Although short stays in foster care may seem too fleeting to matter, they often inflict lasting damage, much like that experienced by children separated from their parents at the U.S.-Mexico border. Experts and studies on child development say that the moment when a child is taken from her parents is the source of lifelong trauma, regardless of how long the separation lasts.
In interviews, nearly a dozen children and young adults who were temporarily removed from their parents as minors echoed that sentiment. It “felt like being kidnapped, even though it was just for a few days,” one said. “I didn’t know how long it would last.” (Their names are not being used because many are younger than 18 and in vulnerable family situations; they were identified and interviewed through foster parents and youth groups in Albuquerque.)
Child-welfare experts told The Marshall Project that except for certain unavoidable scenarios that require temporarily placing children in foster care — such as when their parents are sent to jail overnight and no relatives or friends can take them in — these traumatic removals are most often unwarranted.
“It’s hard to imagine that a week ago it was such an emergency that we couldn’t even wait to ask a judge to separate a family, but just seven days later, it’s all good, you can go home,” said Christopher Church, an attorney at the University of South Carolina School of Law who is a national expert on short stays.
Still, several foster parents interviewed for this story argued that some children are returned so quickly to their parents because of a shortage of quality foster homes and social workers, not because police officers wrongly removed them. They also said that state officials place too much emphasis on reuniting birth families at the expense of child safety.
Brian Blalock, secretary of New Mexico’s child-services agency, acknowledged in an interview that recruiting and retaining good foster parents is always a challenge, and that in poor areas there’s a shortage of nonprofits, shelters and social workers to work with potential foster youth. But he said these would never be reasons to hastily return a child to a clearly dangerous home.
Blalock also suggested that New Mexico could be an outlier on short stays in part because it records every time a police officer removes a child on a 48-hour hold, while other states may not count each time an officer or social worker informally takes a child into care for a brief period.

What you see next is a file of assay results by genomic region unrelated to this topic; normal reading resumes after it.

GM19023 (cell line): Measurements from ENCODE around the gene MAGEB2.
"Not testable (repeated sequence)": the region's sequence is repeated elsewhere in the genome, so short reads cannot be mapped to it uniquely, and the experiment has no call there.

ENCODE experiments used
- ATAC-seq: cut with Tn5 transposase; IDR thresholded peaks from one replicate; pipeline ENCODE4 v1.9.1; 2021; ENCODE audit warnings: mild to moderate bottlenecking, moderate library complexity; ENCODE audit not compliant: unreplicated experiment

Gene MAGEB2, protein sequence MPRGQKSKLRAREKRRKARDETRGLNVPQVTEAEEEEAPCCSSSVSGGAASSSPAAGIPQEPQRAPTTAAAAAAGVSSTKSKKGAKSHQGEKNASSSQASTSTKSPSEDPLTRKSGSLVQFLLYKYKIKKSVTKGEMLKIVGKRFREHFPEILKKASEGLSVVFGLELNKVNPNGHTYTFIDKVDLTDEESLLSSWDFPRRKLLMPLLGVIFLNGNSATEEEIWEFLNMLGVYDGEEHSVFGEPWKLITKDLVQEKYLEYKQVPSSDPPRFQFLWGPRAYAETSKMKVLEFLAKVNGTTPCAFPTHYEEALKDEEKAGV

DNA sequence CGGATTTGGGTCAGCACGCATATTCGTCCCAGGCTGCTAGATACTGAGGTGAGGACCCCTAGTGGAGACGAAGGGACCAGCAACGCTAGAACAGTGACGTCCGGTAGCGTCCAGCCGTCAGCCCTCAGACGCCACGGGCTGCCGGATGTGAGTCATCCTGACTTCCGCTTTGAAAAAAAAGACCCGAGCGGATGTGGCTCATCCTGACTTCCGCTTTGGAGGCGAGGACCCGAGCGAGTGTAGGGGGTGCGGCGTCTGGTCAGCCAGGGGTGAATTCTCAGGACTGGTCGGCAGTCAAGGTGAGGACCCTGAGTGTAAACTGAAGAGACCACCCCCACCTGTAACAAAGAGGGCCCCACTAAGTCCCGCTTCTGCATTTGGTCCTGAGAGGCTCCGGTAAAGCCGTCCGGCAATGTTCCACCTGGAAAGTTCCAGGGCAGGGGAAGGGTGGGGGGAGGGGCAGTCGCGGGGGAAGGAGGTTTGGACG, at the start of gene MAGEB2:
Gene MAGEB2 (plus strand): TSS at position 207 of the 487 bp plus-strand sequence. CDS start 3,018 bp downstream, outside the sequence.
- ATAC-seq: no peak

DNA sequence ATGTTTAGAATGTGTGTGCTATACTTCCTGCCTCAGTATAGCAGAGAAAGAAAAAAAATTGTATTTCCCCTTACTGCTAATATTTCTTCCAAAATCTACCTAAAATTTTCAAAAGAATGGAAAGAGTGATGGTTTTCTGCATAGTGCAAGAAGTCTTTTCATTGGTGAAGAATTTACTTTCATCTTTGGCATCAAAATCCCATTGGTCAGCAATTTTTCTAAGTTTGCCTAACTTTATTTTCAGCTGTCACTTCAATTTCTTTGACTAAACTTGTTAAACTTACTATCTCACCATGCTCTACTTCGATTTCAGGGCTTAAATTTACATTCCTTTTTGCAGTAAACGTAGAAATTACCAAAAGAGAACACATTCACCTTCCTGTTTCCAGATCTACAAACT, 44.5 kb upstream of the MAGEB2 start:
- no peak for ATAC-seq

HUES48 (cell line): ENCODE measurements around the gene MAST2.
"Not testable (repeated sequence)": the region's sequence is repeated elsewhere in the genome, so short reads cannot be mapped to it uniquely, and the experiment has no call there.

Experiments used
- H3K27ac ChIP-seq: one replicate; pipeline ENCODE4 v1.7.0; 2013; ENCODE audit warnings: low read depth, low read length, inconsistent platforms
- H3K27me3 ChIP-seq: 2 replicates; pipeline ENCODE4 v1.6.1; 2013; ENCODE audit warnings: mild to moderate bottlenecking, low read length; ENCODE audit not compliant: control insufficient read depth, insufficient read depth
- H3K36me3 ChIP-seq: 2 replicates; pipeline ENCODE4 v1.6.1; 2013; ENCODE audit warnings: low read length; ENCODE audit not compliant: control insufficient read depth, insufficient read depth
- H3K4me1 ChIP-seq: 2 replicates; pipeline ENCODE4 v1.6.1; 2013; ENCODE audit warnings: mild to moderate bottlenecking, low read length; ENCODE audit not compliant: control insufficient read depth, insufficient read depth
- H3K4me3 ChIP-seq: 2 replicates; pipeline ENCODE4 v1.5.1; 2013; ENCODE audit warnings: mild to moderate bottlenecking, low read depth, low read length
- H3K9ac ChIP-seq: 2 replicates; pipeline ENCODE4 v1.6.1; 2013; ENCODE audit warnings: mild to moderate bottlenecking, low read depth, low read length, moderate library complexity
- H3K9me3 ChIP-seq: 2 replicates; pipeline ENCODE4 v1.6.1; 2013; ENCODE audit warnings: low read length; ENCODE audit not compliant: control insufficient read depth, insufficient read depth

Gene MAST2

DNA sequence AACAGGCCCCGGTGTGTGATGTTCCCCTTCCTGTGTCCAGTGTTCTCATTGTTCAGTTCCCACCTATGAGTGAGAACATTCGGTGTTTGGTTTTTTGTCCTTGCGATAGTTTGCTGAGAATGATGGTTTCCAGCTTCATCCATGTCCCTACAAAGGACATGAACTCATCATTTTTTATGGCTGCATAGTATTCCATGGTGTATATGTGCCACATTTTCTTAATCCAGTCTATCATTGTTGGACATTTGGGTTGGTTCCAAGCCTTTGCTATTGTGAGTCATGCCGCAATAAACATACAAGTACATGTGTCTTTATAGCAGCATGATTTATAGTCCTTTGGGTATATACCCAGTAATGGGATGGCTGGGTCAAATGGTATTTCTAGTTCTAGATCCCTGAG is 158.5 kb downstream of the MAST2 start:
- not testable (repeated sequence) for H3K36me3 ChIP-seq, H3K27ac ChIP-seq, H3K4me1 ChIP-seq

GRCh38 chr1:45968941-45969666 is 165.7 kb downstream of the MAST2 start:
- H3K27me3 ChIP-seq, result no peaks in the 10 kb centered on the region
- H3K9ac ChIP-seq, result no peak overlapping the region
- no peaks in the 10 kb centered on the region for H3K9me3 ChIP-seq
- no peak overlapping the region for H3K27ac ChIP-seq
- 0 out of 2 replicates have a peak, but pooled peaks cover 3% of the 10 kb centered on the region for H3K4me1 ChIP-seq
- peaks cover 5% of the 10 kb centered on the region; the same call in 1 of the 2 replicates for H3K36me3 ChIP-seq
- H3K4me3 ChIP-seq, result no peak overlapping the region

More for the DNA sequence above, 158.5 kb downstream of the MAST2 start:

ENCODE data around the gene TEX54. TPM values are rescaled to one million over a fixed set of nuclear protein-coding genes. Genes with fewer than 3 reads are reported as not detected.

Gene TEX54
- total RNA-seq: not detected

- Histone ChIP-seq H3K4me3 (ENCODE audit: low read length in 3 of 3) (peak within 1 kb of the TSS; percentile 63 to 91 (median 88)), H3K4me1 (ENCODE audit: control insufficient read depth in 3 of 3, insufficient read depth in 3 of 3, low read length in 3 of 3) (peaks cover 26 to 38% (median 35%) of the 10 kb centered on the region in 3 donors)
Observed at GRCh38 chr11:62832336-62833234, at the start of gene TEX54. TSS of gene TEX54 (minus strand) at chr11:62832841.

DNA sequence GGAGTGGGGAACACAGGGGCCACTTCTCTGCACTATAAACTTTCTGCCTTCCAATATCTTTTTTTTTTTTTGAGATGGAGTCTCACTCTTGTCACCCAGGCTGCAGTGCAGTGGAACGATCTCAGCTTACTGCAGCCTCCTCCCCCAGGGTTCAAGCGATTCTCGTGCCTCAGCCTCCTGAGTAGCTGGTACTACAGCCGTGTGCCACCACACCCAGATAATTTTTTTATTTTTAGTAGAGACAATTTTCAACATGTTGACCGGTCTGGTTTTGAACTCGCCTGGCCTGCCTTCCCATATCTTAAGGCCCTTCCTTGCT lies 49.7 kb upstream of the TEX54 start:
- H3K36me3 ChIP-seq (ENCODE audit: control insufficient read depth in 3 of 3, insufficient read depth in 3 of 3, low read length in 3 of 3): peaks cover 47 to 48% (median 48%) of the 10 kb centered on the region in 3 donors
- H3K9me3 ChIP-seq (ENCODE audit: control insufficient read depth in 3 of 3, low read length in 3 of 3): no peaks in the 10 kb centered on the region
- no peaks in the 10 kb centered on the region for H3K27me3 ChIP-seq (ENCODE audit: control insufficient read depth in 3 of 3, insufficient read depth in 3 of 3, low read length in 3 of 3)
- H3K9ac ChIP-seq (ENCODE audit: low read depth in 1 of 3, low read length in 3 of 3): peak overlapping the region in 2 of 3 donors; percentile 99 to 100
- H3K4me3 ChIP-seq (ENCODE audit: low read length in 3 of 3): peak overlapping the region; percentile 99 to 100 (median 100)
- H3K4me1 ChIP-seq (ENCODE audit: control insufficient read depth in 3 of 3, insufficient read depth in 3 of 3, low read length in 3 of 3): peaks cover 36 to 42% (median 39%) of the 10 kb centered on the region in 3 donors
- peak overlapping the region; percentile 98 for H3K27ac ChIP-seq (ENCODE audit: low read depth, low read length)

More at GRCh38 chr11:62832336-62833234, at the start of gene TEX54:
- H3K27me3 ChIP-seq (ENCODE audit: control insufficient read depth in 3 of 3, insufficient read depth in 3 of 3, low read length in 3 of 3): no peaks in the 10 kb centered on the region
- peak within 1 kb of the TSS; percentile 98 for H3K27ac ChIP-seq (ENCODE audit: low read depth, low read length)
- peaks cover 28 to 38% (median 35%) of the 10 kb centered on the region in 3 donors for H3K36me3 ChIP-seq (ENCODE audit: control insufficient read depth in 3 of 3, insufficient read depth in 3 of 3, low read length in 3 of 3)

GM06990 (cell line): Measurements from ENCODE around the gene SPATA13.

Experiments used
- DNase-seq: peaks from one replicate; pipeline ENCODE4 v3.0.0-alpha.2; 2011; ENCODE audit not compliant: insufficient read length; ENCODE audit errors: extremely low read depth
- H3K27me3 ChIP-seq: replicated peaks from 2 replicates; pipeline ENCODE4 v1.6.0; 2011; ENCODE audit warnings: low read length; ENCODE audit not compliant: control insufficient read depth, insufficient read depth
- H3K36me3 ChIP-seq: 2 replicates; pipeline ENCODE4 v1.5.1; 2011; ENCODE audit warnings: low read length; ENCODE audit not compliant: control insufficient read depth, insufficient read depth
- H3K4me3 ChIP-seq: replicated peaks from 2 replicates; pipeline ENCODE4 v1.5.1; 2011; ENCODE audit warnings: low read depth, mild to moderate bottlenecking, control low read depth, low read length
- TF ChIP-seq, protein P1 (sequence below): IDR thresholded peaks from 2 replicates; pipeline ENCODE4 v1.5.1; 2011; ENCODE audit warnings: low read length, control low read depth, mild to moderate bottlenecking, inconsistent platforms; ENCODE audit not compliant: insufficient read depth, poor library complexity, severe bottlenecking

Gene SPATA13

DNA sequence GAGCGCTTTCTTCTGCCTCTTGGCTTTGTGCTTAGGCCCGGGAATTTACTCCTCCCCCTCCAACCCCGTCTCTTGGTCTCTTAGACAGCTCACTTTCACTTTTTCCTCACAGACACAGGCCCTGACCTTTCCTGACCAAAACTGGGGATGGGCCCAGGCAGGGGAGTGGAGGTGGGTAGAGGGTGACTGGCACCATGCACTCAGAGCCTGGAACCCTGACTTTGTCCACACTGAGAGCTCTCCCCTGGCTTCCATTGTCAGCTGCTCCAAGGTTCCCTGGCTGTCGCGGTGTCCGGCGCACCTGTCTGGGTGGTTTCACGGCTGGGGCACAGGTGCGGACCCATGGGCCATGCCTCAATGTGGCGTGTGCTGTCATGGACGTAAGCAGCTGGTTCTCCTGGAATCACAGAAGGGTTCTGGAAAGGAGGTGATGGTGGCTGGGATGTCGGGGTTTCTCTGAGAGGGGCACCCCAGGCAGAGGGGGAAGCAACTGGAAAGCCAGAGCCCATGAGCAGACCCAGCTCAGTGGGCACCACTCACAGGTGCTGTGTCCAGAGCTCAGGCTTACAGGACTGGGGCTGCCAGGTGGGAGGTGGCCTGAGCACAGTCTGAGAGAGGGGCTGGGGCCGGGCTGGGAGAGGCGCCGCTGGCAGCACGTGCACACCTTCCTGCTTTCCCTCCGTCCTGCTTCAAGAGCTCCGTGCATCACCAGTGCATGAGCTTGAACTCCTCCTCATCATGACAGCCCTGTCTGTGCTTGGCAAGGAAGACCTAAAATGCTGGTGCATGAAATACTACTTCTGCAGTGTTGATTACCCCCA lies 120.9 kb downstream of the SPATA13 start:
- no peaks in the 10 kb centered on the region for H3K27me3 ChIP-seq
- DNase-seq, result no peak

Albuquerque Police Department spokesman Gilbert Gallegos declined to make department officials available for interviews but said that police officers making these temporary removals give the child-services agency time to assess whether a child is in harm’s way.
In a typical scenario, police responding to a domestic call may find a sparse pantry filled with cockroaches or parents who are drunk or high, and conclude that the kids are in danger. Many officers are young men who are not trained to work with children, and follow their instincts to get them out of harmful environments.
But unless there are immediately clear signs of sexual abuse, severe malnutrition or other imminent physical danger, neither the conditions of poverty nor substance abuse legally justify removing a child without court approval.
Parents struggling with generational cycles of joblessness, drug addiction or unhealthy learned parenting habits “almost all love their children desperately and are doing the best they can, even when that can be hard to recognize,” said Christi Fields, a former lead social worker for the New Mexico Family Advocacy Program. “We have to ask every time: Is this home dangerous, or are we just uncomfortable with it? Because throwing children into foster care for 48 hours every time we feel uncomfortable, that’s not a solution to anything.”